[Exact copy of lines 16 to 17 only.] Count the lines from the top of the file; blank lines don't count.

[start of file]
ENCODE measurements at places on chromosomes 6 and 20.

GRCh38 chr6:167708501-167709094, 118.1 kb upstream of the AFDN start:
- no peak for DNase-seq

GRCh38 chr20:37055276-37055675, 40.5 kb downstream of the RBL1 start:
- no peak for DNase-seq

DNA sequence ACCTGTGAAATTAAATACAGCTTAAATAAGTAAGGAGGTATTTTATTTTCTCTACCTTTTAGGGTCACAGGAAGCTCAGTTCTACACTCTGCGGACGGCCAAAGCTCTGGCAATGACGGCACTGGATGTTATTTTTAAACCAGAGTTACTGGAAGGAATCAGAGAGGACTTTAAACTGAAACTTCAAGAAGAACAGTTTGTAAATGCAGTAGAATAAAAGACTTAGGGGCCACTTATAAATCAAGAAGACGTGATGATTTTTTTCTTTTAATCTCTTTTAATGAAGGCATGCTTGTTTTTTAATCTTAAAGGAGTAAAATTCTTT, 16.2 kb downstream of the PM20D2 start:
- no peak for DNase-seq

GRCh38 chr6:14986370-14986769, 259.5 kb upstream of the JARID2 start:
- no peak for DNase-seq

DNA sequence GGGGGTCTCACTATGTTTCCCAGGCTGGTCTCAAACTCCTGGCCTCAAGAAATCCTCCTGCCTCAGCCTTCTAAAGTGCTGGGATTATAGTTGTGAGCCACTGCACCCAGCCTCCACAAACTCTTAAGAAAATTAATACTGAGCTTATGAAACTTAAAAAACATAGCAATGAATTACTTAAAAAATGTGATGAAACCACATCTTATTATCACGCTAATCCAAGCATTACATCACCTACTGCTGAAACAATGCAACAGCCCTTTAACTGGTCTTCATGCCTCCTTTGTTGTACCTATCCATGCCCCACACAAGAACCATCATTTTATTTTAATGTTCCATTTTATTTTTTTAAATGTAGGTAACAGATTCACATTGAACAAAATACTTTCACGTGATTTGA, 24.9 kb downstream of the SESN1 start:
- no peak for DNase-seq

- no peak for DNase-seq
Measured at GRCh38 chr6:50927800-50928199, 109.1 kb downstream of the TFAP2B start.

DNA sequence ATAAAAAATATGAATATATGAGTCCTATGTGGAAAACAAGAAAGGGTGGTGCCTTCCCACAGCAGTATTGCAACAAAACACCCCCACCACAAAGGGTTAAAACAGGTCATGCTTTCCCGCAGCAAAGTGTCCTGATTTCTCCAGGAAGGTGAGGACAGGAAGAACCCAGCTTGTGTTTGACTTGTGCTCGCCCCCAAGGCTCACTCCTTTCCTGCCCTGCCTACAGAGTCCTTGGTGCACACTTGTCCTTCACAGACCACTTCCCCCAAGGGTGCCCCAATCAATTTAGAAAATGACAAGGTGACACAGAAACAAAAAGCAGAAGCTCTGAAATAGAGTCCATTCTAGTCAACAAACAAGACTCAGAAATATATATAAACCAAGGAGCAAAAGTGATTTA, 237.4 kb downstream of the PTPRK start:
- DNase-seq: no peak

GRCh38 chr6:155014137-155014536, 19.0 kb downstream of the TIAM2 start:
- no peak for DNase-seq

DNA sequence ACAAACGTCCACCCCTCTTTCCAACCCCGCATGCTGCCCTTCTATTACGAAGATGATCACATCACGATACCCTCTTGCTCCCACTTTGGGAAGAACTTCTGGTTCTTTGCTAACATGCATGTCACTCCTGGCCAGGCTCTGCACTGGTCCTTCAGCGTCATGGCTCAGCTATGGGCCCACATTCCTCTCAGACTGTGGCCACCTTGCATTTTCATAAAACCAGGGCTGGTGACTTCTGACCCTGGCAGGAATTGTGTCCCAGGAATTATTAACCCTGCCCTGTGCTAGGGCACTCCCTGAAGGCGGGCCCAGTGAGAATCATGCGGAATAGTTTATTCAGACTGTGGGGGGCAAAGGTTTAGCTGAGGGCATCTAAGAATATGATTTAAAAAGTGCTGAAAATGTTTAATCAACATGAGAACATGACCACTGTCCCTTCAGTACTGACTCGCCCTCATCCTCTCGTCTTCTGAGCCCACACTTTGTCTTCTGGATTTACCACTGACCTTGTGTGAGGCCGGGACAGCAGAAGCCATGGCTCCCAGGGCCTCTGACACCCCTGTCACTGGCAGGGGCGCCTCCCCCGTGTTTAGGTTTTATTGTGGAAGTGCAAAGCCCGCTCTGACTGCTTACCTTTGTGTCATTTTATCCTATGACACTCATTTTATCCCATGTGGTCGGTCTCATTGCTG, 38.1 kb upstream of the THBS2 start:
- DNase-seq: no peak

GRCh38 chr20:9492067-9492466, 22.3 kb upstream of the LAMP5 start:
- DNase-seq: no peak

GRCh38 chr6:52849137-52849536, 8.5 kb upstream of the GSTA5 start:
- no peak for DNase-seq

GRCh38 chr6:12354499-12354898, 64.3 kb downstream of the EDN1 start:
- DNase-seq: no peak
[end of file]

GRCh38 chr6:155014137-155014536, 19.0 kb downstream of the TIAM2 start:
- no peak for DNase-seq